Formula 1 and motorsport is fickle and the status quo can change in less time than it took the new generation of F1 monsters to lap the Red Bull Ring, venue of the Austrian Grand Prix that was held in Spielberg, Austria yesterday.
From being a Mercedes monopoly, the battle for the F1 drivers’ world championship is now between the two most successful drivers of the post-Michael Schumacher era who – fortunately for the neutral F1 fan – are in different teams.
The fight between the silver arrow of Lewis Hamilton and the scarlet prancing horse of Sebastian Vettel has renewed interest in the sport and has remained the focus of the F1 season, despite Valtteri Bottas’ win from pole at the Russian Grand Prix. The events of the Azerbaijan Grand Prix made sure of that…
However, with Bottas managing to score a win that took him to the very edge of his driving abilities to fend off Vettel by just 0.658 seconds at the end of the 71-lap race, the Finn needs to be discussed as a title challenger for the 2017 crown.
This development is all the more surprising to those who can recall the countless articles prior to the season that all but wrote off Bottas as a legitimate threat to Hamilton, let alone as a championship contender.
Doubts were raised about his speed rather than legitimate arguments of the 27-year-old needing to find his place within a team that was more familiar to Hamilton. Sure, Hamilton is a three-time world champion with the second highest win and pole tally in F1, but chinks in the Briton’s armour have been visible before.
A DASH OF LUCK
This was the case with Hamilton at the Austrian Grand Prix, following the Azerbaijan Grand Prix where his battle for F1 supremacy with Vettel finally hit boiling point. The German was clearly the guilty party and was the target of much criticism for seemingly getting off lightly after Hamilton’s loose headrest largely dampened the effect of Vettel’s 10 second stop-and-go penalty.
But instead of Vettel, under even more pressure following an FIA hearing that did not any additional penalty following much hue and cry, it was Hamilton who seemed to have an off day in the Austrian countryside.
Qualifying third, which became eighth after a five-place grid penalty for his car’s gearbox being changed – some of his zealous fans on social media went so far as to blame Vettel’s accidental tap from behind at Baku for it – started the weekend badly for him and after initial progress, Hamilton was unable to get on to the podium.
A combination of the increased ‘dirty air’ of 2017 cars due to more wing-based downforce and having to get the better of drivers like Kimi Raikkonen and Daniel Ricciardo is never easy no matter who you are.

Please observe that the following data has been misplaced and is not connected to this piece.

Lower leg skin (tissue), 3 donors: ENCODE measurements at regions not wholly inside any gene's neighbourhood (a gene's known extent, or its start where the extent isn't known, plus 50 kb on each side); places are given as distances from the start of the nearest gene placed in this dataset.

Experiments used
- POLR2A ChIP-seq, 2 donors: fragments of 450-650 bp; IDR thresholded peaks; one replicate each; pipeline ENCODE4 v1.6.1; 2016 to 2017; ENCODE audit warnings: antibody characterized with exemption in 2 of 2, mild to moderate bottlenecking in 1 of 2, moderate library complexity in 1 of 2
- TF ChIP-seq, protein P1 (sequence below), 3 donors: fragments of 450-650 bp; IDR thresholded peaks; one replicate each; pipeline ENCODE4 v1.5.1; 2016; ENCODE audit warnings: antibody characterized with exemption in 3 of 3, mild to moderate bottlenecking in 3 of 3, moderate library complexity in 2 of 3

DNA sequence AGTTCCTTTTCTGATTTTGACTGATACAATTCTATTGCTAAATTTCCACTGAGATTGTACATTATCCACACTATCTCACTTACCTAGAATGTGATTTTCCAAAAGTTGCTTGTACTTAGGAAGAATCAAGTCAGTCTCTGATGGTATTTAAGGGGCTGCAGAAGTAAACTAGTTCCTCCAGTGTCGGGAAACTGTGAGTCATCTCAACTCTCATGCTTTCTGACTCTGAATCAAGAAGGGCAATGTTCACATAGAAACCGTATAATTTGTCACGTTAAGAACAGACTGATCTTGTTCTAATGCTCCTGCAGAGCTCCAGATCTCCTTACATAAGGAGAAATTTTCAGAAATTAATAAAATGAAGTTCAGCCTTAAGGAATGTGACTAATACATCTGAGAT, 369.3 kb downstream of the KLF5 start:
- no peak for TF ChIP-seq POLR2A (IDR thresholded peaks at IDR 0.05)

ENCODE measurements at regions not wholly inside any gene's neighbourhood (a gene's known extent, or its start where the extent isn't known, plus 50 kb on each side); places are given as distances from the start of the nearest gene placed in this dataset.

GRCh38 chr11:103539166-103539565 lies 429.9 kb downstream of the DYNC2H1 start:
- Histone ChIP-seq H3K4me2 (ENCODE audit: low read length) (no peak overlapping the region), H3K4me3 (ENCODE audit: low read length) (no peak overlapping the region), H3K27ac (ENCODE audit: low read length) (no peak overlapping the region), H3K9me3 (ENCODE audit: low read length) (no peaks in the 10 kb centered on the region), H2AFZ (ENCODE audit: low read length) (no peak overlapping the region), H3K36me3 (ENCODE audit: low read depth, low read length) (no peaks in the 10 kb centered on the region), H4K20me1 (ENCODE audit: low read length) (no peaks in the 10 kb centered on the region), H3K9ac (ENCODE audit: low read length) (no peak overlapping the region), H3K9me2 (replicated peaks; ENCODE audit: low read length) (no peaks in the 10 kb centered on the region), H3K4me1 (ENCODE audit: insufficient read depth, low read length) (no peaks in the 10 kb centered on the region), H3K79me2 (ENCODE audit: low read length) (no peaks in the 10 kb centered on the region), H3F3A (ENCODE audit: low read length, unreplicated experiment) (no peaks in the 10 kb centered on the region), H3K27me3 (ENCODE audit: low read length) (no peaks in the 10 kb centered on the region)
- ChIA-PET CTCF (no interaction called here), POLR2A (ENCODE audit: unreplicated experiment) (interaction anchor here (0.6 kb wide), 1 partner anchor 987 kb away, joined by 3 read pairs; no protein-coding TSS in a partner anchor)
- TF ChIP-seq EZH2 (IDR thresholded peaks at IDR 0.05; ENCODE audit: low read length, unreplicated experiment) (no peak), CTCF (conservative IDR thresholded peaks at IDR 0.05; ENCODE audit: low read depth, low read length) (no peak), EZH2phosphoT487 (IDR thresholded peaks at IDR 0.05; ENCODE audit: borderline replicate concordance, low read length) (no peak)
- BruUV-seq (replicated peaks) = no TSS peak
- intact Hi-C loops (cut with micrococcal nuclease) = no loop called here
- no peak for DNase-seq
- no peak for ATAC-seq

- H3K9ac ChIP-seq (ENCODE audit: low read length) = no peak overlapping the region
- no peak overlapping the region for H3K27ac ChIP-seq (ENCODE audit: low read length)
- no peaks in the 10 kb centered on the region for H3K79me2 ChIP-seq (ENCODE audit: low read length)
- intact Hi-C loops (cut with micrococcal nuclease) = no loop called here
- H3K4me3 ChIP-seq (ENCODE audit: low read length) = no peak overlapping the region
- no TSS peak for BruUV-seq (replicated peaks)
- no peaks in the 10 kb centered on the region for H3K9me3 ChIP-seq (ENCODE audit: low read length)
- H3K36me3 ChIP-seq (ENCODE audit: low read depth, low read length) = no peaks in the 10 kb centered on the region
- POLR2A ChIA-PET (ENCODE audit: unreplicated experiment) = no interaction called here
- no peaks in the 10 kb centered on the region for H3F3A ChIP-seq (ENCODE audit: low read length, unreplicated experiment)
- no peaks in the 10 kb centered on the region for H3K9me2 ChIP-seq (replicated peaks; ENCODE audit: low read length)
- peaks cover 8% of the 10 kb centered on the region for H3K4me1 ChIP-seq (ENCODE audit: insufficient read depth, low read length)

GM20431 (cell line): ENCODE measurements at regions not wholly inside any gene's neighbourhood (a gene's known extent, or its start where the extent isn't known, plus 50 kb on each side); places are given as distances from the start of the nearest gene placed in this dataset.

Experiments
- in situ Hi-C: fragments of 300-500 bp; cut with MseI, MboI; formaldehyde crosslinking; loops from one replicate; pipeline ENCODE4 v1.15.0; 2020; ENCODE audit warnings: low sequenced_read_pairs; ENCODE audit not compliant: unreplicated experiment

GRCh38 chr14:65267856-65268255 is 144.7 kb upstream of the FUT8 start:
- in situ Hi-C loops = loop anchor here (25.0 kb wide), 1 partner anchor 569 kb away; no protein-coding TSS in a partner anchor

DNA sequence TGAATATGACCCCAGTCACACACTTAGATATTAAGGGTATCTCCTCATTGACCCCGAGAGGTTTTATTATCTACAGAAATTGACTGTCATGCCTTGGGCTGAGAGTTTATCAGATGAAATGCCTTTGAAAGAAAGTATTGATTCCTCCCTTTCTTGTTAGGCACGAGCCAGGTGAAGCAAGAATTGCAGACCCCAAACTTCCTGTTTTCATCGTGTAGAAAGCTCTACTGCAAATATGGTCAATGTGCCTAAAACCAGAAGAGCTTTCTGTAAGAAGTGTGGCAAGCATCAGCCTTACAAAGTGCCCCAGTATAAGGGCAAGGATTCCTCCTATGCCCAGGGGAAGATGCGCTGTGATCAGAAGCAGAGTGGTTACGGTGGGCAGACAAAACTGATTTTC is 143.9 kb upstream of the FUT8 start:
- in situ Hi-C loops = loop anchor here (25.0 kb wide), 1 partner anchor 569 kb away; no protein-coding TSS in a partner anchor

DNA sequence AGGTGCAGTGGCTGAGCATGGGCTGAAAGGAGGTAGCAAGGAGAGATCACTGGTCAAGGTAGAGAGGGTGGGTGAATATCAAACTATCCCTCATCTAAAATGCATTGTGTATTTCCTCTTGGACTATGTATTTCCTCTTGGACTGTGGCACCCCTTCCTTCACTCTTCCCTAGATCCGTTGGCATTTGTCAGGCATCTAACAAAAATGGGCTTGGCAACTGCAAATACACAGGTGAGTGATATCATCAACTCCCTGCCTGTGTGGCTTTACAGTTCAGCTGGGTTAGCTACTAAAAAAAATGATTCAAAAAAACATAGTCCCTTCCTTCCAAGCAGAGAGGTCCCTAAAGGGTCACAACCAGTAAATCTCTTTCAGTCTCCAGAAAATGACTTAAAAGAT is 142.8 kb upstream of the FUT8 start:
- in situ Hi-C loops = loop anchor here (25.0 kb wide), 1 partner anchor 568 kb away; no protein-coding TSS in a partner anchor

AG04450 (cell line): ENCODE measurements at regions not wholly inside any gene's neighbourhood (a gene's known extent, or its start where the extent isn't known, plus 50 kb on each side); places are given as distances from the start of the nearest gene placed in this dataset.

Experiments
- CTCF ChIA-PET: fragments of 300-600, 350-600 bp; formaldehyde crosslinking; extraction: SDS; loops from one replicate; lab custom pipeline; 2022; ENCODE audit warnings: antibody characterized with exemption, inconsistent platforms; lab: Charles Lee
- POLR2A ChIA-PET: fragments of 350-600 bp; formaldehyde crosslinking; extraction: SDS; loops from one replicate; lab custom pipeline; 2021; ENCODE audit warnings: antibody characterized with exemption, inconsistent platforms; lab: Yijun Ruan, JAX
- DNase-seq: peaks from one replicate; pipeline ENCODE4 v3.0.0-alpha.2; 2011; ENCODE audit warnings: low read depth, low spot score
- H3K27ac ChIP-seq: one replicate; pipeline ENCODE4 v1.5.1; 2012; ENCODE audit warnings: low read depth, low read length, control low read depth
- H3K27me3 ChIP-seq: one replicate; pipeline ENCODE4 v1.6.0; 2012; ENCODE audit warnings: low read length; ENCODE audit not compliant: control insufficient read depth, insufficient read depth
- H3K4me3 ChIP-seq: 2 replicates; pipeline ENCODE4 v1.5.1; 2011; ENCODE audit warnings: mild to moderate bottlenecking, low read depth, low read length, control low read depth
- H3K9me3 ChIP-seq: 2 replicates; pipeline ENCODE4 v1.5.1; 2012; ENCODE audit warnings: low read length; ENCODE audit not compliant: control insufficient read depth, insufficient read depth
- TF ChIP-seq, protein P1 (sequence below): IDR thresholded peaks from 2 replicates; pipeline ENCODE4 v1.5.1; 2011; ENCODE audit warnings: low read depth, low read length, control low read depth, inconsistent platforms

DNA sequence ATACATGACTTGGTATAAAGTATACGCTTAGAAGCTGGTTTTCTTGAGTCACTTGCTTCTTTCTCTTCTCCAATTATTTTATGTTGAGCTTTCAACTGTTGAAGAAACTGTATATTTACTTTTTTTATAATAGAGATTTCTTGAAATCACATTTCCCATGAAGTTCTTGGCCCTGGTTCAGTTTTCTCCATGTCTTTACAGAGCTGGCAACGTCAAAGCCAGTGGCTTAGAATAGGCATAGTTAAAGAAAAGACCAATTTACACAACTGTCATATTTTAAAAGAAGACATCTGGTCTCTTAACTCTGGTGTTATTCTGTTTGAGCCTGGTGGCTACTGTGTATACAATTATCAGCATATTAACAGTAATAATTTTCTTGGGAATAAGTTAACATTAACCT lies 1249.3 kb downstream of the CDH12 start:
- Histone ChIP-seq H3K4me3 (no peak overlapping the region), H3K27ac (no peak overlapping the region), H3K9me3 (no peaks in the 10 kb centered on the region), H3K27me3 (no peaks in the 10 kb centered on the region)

Hamilton hunted down the wide-grinning Honey Badger but was unable to stop the Australian from scoring his fifth straight podium finish of the year.
Earlier in the year in Monaco, Hamilton and Mercedes were unable to time their qualifying run properly to counter the traffic and the Briton qualified only 14th. He made up six places from a 13th place starting grid position but the damage had been done as Vettel won and Bottas was fourth.
LET THEM FIGHT
In addition to these breaks, Mercedes AMG F1 also seems unwilling to tell Bottas to play second fiddle to Hamilton if there quest for a fourth straight constructors’ title is being compromised.
Such was the case in Baku where Hamilton’s radio calls to the pit-wall to get the Finn to slow down and hold Vettel up were dismissed as the team wanted Bottas to hunt down Lance Stroll for second place.
Given the chaos that ensued in that race, Bottas may even have been in the hunt for a win although Ricciardo held on in superb fashion.
This once again increases the chances of Bottas gaining even more ground in the title battle, as 35 points currently separate the top three drivers with 25 points being available for a win.
But, only if the current inconsistency continues for Hamilton and Vettel. Since the Spanish Grand Prix, where the two had a hard fought encounter and Mercedes played the strategy card to perfection, Bottas has outscored the duo over the four-race period from Monaco to Austria. Vettel has scored 67 points, Hamilton 53 and Bottas 73.
If not for the chaotic events of Baku and the odd misstep here or there we probably would not be discussing this at the moment. However, such upheaval is part and parcel of a racing season at the highest level when you have two evenly matched teams led by two of the greatest drivers of all time.
It is definitely worth wondering how things would have played out had Hamilton started third in Austria instead of eighth. But due credit should be given to F1’s latest Flying Finn for being in a position to take advantage whenever the opportunity has presented itself.